In today's market, you can get floor vent in a wide range of sizes and species to match your wood flooring, and they come prefinished and unfinished. Even if you make your living by installing nice wood flooring, there are still some relatively simple things you can do to upsell your jobs. For example, installing matching floor vent with the new floor. If you're installing high-end wood flooring jobs, selling floor vent and registers along with the job should be a given—nothing looks worse than an old metal vent installed on top of a gorgeous, brand-new wood flooring.
In the following project, we show one easy way to install a floor vent into an unfinished solid 3/4 -inch wood flooring using a standard template. As always, follow the recommendations of the manufacturer for the product you're using.
• Floor vent
• Pencil or pen
• Router and bit
• Nail set
• Corner chisel or standard
First, locate where the duct is. Here we had measured out from the patio door, so we would know where the duct is after the wood flooring installation. Now I use the frame of the floor vent to mark where I would like the floor vent to be installed. If the duct is in a spot that left an awkward amount of a board, for example, we would have some flexibility to move the template—the floor vent doesn't have to be perfectly centered over the duct.
This floor vent doesn't come with a template, but you can usually buy one for standard floor vent sizes at your local wood flooring distributor. This template comes with adhesive tabs that can be stuck onto the bottom of the template, keeping it in place once you find the right spot for the template using the outline you made in the last step.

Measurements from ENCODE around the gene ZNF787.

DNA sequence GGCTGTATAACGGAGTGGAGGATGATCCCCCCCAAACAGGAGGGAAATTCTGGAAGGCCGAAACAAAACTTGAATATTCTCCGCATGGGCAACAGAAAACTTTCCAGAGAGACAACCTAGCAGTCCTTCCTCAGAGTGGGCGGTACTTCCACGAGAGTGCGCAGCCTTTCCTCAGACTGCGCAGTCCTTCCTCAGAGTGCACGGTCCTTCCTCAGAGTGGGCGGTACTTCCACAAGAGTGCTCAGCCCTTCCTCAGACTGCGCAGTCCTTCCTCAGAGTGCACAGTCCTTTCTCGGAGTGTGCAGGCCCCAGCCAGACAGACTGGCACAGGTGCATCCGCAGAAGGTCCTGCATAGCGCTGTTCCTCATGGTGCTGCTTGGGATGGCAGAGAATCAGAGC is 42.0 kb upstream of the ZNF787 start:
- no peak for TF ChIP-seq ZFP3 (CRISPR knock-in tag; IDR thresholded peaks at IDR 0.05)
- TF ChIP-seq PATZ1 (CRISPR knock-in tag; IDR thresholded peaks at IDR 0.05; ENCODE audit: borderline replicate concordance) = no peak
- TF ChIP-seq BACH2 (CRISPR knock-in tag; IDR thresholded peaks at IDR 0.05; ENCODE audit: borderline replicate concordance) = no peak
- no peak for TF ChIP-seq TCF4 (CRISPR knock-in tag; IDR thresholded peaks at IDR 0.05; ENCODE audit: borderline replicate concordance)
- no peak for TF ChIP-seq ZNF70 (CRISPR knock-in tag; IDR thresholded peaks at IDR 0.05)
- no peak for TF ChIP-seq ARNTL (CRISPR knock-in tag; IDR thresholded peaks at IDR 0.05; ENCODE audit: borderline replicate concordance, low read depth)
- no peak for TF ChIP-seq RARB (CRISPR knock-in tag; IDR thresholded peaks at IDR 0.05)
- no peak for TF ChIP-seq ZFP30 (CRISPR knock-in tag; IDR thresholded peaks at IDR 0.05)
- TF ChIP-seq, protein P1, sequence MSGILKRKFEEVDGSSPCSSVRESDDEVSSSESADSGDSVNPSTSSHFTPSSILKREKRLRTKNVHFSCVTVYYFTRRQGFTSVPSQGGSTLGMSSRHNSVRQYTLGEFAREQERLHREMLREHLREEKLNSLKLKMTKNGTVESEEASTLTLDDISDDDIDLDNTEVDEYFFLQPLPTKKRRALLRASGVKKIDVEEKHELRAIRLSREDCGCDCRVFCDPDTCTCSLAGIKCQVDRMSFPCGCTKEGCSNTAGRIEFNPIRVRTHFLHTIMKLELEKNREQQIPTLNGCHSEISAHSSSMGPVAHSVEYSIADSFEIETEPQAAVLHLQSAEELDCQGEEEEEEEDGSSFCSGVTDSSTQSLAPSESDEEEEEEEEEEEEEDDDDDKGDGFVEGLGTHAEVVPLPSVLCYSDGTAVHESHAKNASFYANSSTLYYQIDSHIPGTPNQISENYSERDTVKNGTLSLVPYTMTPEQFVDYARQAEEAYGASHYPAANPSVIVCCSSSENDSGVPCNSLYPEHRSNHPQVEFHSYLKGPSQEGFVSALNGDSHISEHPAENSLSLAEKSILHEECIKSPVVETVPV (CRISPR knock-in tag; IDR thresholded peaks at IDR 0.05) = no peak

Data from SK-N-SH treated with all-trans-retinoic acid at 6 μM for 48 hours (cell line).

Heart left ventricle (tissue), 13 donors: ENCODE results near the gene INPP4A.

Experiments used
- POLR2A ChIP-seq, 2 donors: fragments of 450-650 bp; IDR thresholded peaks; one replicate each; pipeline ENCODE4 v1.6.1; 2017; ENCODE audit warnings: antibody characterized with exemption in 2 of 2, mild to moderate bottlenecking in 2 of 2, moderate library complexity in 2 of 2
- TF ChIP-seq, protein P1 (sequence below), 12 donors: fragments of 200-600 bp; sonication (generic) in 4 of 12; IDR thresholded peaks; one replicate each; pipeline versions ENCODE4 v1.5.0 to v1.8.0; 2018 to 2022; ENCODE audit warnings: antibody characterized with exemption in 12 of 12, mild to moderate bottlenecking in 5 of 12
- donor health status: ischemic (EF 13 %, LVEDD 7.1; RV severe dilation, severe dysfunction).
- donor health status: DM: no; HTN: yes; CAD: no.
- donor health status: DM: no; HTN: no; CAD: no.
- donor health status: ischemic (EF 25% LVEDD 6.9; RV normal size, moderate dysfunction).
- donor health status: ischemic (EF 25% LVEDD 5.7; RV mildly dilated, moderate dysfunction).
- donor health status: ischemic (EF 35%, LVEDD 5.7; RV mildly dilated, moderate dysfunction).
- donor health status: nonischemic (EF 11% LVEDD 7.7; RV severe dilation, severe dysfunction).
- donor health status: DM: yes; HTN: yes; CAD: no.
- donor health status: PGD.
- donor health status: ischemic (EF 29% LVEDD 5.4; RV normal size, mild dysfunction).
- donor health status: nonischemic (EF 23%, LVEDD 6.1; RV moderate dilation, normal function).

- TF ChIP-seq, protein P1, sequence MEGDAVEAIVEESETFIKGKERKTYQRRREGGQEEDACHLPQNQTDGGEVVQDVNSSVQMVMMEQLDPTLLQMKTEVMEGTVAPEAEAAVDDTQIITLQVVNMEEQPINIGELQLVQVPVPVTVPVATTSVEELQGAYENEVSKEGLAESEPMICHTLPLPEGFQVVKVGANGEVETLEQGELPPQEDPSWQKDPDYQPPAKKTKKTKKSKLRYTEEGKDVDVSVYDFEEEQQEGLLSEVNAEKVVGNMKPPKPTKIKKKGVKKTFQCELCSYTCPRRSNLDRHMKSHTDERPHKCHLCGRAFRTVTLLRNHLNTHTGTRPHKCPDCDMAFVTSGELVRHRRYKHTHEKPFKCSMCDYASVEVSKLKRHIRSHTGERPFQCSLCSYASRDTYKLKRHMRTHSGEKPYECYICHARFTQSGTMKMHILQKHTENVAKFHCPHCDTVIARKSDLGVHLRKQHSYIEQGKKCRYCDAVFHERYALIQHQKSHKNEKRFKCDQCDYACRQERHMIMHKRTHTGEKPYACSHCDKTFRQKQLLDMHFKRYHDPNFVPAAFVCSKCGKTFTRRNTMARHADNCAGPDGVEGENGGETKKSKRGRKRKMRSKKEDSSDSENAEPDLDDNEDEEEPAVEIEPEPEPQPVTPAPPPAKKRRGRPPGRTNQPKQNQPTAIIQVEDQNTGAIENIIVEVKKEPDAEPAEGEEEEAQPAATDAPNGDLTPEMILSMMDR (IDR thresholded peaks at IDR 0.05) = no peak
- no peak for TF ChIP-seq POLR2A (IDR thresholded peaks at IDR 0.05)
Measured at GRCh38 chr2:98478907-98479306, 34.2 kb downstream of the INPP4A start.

Since this is 3/4 -inch solid wood flooring, I will need at least three passes with the router, cutting no more than 1/4 inch at a time (harder wood species may require more passes removing less wood). The bit I use has a top guide bearing that allows me to cut out the area I need while running against the edge of the template. If you don't have this bit, ask your local wood flooring distributor. Here, I've adjusted the depth of the router so it cuts the first 1/4 inch of the wood flooring.
Now I go in a clockwise motion to make my first cut with the router.
Vacuuming between every cut is important to make sure you get a good, clean cut.
My pass with the router revealed the top of a fastener, so I use a nail set to punch the fastener down and out of the way.
Now I adjust the router to cut another 1/4 inch so it's cutting to a depth of 1/2 inch of the wood floor. Then, I make another pass—always going clockwise—and vacuum. Finally, I adjust the depth of the router to cut the full 3/4 inch, make my last pass and vacuum the floor again.
With the full depth of the wood flooring cut, I remove the wood flooring where the floor vent will go.
The router can't cut into right angles on the template, so I use a corner chisel to knock out the corners for the floor vent. If I didn't have a corner chisel, I could also just use a chisel and hammer.
I gently use the handle of my hammer (I could also use a block of wood) to persuade the floor vent frame into the space for a dry fit.
If necessary, you can shim and glue the frame so it's flush with the wood flooring (you can see that this one is sitting a little low and needs to be shimmed). Then, toenail the frame and set the nails, and you're ready for sanding and finishing (the vent will sit loose inside the frame so it can be easily removed for cleaning).